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Comments by Mark Thompson

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Review process for variants[Subject Thread] [Add Response]
Mark Thompson wrote on 2012-10-20 UTC
You mean a member other than me can post a page with my name in the byline?
 It seems unlikely I started this page less than a month ago and forgot
about it.

I don't see how to delete it, but that's what I'd do if I could.

Mark Thompson wrote on 2012-10-19 UTC
When was this item started? I don't remember it.

Home page of The Chess Variant Pages. Homepage of The Chess Variant Pages.[All Comments] [Add Comment or Rating]
Mark Thompson wrote on 2012-05-12 UTC
Here's another suggestion, related to the new comment filtering idea: perhaps registered users could set a default filter on the What's New items we want to see, according to various qualities (creation date, game features, authorship, etc.) so we could focus on the pages we find interesting.

Heraclitus: Method for balancing uneven sides, muttators and variants..[Subject Thread] [Add Response]
Mark Thompson wrote on 2012-04-21 UTC
"The pie rule only works when both parties are highly adept at their
assigned tasks." 

But adeptness at their assigned tasks is simply the ability to evaluate the
quality of a board position as being likely to favor one side or another,
and that's the essence of playing skillfully: choosing moves that create
positions where you have the advantage. It isn't unfair if the pie rule
leaves an advantage with the better player. The better player naturally has
an advantage at every point in the game.

Chaturanga. The first known variant of chess. (8x8, Cells: 64) [All Comments] [Add Comment or Rating]
Mark Thompson wrote on 2011-03-03 UTC
I do have David Li's book, which I bought years ago. I had read a favorable review of it that led me to expect that he had interesting new evidence on the origin of chess, but I was disappointed to find that the book merely piled up a tower of unsupported speculations. 

The closest thing to evidence was an anecdotal account of Xiang-Qi's being invented by a figure from ancient Chinese history, who as I recall lived a few centuries before Christ, the anecdote being attributed to a Chinese document only a few centuries old. This is valueless as evidence of such a theory: it means only that someone about the time of Newton or Voltaire wrote down a legend about something that had happened about the time of Alexander the Great. Without earlier documents, how could the late author know anything about events so far in his own past? Maybe the 18th century Chinese author got the story from an earlier period, but there were plenty of earlier periods between the supposed events and our document when such a legend could have been composed.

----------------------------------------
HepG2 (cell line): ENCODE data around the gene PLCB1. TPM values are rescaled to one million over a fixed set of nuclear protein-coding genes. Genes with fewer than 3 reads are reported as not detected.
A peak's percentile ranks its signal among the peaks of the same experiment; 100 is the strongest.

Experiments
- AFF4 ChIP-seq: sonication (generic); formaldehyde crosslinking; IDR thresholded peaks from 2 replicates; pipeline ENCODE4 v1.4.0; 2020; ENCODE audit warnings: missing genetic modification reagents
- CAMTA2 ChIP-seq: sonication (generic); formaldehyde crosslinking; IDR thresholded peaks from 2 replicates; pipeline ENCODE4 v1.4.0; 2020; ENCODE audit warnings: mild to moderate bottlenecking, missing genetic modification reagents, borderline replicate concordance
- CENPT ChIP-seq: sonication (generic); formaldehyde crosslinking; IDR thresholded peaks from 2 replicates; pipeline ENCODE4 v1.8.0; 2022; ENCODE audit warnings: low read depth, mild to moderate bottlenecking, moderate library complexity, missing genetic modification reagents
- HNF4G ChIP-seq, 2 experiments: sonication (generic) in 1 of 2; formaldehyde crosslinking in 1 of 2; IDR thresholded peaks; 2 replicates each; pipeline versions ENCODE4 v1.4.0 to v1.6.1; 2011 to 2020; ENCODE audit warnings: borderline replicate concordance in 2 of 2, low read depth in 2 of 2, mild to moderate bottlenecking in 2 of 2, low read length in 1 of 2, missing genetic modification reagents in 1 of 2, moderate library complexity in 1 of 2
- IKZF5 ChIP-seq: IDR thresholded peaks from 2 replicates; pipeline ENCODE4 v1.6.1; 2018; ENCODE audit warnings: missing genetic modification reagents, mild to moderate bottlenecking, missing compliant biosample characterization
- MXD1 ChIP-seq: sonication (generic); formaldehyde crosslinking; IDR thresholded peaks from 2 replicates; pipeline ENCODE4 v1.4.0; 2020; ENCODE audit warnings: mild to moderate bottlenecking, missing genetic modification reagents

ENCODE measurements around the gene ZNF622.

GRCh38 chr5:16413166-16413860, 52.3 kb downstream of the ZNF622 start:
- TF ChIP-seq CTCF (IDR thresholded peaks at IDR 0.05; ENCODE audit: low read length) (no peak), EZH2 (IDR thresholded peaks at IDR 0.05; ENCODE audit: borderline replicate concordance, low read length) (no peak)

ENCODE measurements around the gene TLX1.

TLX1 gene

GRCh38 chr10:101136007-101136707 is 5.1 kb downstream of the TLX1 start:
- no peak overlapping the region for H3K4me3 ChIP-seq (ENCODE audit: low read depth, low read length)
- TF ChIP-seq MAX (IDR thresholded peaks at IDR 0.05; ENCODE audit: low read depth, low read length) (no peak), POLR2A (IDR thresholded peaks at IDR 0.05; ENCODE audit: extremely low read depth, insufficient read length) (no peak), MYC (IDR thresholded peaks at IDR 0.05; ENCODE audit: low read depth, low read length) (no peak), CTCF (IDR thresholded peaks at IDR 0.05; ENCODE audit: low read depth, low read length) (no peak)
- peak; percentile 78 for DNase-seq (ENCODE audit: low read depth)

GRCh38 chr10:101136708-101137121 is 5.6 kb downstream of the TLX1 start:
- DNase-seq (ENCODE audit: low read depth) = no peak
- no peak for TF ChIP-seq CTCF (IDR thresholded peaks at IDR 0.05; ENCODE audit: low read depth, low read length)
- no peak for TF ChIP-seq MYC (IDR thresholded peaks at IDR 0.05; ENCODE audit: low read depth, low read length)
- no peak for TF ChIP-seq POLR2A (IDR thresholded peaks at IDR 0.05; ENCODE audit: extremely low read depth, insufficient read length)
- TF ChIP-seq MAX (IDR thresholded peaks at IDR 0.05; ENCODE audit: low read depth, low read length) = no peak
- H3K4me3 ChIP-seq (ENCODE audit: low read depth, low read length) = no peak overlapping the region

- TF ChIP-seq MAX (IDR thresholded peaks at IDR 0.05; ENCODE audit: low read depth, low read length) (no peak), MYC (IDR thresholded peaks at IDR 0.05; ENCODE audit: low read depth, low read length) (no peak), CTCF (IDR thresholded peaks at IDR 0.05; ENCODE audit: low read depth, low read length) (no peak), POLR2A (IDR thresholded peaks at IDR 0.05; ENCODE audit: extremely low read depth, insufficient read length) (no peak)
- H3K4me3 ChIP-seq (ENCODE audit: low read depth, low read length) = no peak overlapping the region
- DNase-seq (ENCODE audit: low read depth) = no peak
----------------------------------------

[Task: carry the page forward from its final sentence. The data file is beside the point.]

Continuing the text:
Besides this legend, everything I could find in Li's book was a seemingly endless parade of descriptions of how it MIGHT HAVE happened that way, and how it's really not so implausible that it COULD HAVE happened that way. Well, of course, it MIGHT have, as I didn't need Li's book to know. But that's what we call 'idle speculation', not evidence. Someone needs to find some much older documents, or dig up some very old equipment, or something, or this theory will remain negligible.

[Subject Thread] [Add Response]
Mark Thompson wrote on 2010-06-11 UTC
Flattery will get you somewhere ...

I believe it is possible to come up with betting schemes, for use in a
casino, that might give you a greater than 50% chance of ending with more
money than you began with. But that will necessarily mean that the
remaining possibilities, although they collectively have less than a 50%
chance, include losses that more than outweigh the likely winnings.
Probability theory defines a concept called 'expected value' which is the
sum, over all possible outcomes, of the product of that outcome's value,
times that outcome's probability. The expected value of the betting scheme
will not be positive, simply because it involves making a combination of
various bets that individually have negative expected values. The sum of
negative values can't be positive.

I feel pretty confident that the only reliable way to make money at casino
gambling is to get yourself a casino.

Puzzle Shatranj. Shatranj on a 15 puzzle. (8x8, Cells: 60) [All Comments] [Add Comment or Rating]
Mark Thompson wrote on 2009-12-23 UTC
When it says, 'Whenever a piece is captured, it is held for dropping by the enemy,' does 'the enemy' mean the enemy of its original owner or the enemy of the capturer? When I first read this I assumed 'the enemy' meant the enemy of its original side, so that the captured piece changes sides.